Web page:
The sun was hidden behind a wall of dark clouds, casting a shade across the city of Mara. The toiling masses thriving in the city, always coming and going, living and dying went about their business, oblivious to the blood being spilled deep in its bowels.
Ultor had left his battle brothers, those he had fought and killed with once before, only a span of weeks ago. Cevero, the patrician, a man who wielded no blade, but seemed to have some sort of divine favor about him, had decided to free the senator Tiberius, a man the group had already fought to capture. Ultor didn’t understand the reasoning for it, only that it was “politcal.” He shook his head at this, called it folly, but in the end he bowed to the will of the Fates.
Cevero and Lanx were to do the heavy lifting work of the prison break, while Ultor split off on his own to secure a passage away from the city. It seemed like easy work, which did not sit well with the battle-hardened man. His place was in the thick of it, with his spear carving a bloody swath through the hordes of his enemies.
But at least this way he was alone with his gods. So he walked, through the twisting corridors of the city, sticking to back alleys whenever possible so that he could carry his weapons more openly. It was hard to hide an eight-foot spear on your person, no matter how large one was.
He had been traveling in this manner for some hours, his head bowed in silent whisperings to whichever gods listened, if any, when a figure clad all in black emerged from the mists that cursed him.
“You’re one of the worms that kills for the Martamian, aren’t you?” he asked, his voice a rasp that cut through the dark. Ultor inclined his head but a fraction, and opened his left palm facing down.
“I kill for the gods,” he smiled, and bowed slightly in reverence. “But I do work with the patrician, if that is what you’re asking.”
“Some kind of zealot, that it?” he spat on the ground in front of Ultor, and pulled a bronze shortsword from beneath his cloak. “Well, might be that it’s time to go see your gods in person, on behalf of our master.”
Ultor looked closely at the man as he threw his black cloak over one shoulder, revealing an old, dented breastplate that had been painted black somewhat recently, from the look of it. He wore a black tunic beneath it that stopped just at his knees. His feet were sandaled in dark brown leather, and upon his shins were greaves of iron that had also been hastily painted black. The man had a nose that looked like it had been broken more than once, and a scar that shortened his chin somewhat.
Mercenary. “If the gods call me, I will come, and gladly. But for now, my friend, let us pray together.” And with that, he spun the longspear and snaked it out in front of him, extending it a full ten feet, and directly into the man’s throat. Blood spurted from it in a brilliant crimson mist.
“Justice!” he heard cries from behind him, and to his sides. The alleyway was narrow, but it seemed that there had been men secreted away on the rooftops, who were now leaping down to join in the prayers.
Ultor smiled to them, and prayed for the gods above to receive his sacrifices.
The man to his rear charged, but Ultor spun just before the attack would have landed itself in his back, and used the blunt end of his spear to send the man sprawling. Just then, another man, this time from the right, flew at him, his shortsword flashing close enough to Ultor’s chin that he must have lost a bit of his beard.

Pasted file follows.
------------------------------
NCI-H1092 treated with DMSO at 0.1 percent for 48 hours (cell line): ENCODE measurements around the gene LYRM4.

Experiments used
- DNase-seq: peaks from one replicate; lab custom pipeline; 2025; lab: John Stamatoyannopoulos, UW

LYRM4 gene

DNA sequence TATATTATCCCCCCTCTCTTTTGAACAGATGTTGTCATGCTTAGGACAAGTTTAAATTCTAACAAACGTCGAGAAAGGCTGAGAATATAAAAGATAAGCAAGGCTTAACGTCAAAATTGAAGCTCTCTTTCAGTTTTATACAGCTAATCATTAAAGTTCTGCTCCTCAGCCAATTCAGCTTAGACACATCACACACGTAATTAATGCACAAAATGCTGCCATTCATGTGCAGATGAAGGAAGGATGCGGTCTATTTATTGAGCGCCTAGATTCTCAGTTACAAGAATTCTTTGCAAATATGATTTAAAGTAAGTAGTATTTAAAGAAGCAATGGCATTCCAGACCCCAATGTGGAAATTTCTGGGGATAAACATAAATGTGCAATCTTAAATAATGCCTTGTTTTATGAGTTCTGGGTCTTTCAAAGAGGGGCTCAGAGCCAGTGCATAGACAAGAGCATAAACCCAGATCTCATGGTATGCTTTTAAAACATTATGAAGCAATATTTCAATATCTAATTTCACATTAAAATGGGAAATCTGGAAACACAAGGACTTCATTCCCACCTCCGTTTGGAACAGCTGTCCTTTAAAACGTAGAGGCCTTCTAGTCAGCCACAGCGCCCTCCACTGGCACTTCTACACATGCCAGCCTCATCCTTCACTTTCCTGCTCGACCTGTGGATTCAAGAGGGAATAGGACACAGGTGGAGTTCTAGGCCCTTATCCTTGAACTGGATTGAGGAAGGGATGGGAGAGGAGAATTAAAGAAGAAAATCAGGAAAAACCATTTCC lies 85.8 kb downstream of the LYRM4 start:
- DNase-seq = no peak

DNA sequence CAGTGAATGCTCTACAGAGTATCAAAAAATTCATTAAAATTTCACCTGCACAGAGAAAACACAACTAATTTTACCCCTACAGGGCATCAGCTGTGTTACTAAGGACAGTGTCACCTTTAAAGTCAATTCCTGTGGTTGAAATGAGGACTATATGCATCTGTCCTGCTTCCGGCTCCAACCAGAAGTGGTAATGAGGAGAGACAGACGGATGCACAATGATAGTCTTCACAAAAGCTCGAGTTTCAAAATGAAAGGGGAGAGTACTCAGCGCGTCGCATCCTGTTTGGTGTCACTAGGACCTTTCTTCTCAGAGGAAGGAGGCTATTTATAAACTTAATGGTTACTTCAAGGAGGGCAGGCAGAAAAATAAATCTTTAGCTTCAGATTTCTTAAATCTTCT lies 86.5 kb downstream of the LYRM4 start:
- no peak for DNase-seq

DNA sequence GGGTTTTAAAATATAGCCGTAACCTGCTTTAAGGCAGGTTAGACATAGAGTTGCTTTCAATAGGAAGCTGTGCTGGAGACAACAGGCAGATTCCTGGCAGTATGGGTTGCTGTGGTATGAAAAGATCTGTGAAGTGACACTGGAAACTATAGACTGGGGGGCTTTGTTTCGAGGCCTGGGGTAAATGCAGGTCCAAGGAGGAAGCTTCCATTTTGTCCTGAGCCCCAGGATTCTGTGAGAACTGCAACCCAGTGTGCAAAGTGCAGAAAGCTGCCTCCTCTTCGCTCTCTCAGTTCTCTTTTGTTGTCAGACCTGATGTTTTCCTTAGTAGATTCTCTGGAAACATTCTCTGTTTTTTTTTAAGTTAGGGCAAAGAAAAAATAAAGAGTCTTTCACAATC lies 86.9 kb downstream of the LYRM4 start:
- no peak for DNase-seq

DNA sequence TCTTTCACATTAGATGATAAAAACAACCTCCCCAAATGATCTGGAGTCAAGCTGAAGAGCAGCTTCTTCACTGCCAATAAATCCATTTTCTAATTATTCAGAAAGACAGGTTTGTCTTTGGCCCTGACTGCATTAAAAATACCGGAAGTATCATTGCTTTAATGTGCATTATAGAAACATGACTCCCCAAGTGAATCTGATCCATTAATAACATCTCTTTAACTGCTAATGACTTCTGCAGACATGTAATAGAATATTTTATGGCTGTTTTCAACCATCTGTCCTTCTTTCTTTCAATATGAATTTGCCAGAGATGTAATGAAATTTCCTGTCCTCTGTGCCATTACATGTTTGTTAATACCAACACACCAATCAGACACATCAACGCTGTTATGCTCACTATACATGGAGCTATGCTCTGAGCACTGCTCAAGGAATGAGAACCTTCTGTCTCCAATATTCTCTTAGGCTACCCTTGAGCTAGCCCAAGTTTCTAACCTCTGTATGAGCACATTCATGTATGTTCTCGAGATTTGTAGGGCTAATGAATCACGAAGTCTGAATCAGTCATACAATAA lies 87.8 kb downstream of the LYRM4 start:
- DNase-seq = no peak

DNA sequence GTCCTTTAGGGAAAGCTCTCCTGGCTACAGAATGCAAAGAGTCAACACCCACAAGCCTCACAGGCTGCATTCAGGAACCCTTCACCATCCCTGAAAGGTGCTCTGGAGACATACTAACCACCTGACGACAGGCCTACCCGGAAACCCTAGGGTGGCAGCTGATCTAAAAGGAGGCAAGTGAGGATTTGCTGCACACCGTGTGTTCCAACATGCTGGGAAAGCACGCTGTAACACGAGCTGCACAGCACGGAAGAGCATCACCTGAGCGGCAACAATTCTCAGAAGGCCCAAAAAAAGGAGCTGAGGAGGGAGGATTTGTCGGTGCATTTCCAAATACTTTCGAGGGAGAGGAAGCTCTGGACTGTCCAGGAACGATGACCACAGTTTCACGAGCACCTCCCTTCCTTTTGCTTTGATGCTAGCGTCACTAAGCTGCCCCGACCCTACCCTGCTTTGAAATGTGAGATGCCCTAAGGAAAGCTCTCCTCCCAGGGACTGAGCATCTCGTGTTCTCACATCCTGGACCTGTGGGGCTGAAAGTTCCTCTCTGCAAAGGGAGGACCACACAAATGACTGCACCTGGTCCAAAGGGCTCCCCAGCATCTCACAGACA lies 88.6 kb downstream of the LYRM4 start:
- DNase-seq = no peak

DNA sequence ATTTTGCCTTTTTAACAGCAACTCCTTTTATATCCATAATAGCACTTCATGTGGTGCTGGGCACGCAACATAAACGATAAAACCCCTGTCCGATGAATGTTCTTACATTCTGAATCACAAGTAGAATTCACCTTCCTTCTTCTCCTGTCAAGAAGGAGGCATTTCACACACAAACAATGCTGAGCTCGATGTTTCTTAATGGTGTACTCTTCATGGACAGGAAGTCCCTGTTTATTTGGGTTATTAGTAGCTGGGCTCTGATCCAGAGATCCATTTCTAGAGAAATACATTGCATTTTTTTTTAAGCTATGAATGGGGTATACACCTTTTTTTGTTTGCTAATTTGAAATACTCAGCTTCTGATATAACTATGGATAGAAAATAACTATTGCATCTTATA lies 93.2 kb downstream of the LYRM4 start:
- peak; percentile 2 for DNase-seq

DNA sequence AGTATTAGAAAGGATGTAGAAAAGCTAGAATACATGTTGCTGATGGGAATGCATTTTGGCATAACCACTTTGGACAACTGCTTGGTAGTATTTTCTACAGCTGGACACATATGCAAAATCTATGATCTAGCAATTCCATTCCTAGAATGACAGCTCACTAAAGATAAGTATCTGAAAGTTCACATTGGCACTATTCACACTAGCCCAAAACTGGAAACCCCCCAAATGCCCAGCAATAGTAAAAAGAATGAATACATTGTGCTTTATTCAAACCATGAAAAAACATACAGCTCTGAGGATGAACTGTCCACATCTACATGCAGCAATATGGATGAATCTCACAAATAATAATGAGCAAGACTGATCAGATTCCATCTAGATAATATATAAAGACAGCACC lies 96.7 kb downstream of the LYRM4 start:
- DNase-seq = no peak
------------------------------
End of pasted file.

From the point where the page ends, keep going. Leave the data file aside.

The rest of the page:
He rolled backwards, over the dead man’s body to give himself a little bit of room. The last man, the one who had leapt down from the roof on the left, tripped over the corpse as he attacked too eager for blood. It was a foolish mistake, and one that Ultor was glad to exploit.
His spear swung in a crimson arc, disemboweling the sellsword, cutting through boiled leather and bronze as if it were silk. Without stopping the swing, he brought it back around over his head in a vertical arc to bury the steel in the third man’s temple, the sound of cracking bone echoing down the alleyway.
The last man, the one who had leapt from the right-hand rooftop, stopped in his tracks. His eyes darted between his friends corpses, each dispatched with the grace of a man who had been born to kill.
“You will see justice, I swear it,” he said, the point of his sword drooping in his hand. A coward, Ultor thought.
“We all see justice in the end, boy,” Ultor replied as he relaxed in battle stance. “Do not run from death. It is nothing man should fear, for it is a gift from the gods. Come, let us dance once more, and I will guide you to the heavens myself.”
The man stared at him for a moment, the fear plain in his eyes, before he broke and ran. Ultor shook his head in disappointment, then hefted the longspear over his head and threw it. There was a meaty THUNK as the steal sank into the coward’s back, followed by the sound of his corpse slapping wetly against the pavement.
He walked up to the body, and wrested the spear from it. “A blade in the back is no way for a man to die,” he said, and closed the man’s eyes. Then he stood, and with both hands wrapped about the haft of his spear, he pressed his forehead to the weapon and said a prayer for the men’s spirits as they fled the mortal plain. “Go forth, and tell the gods that Ultor sent you.”
And with that, he left the alley, and was able to secure the boat that would take them from this dull city.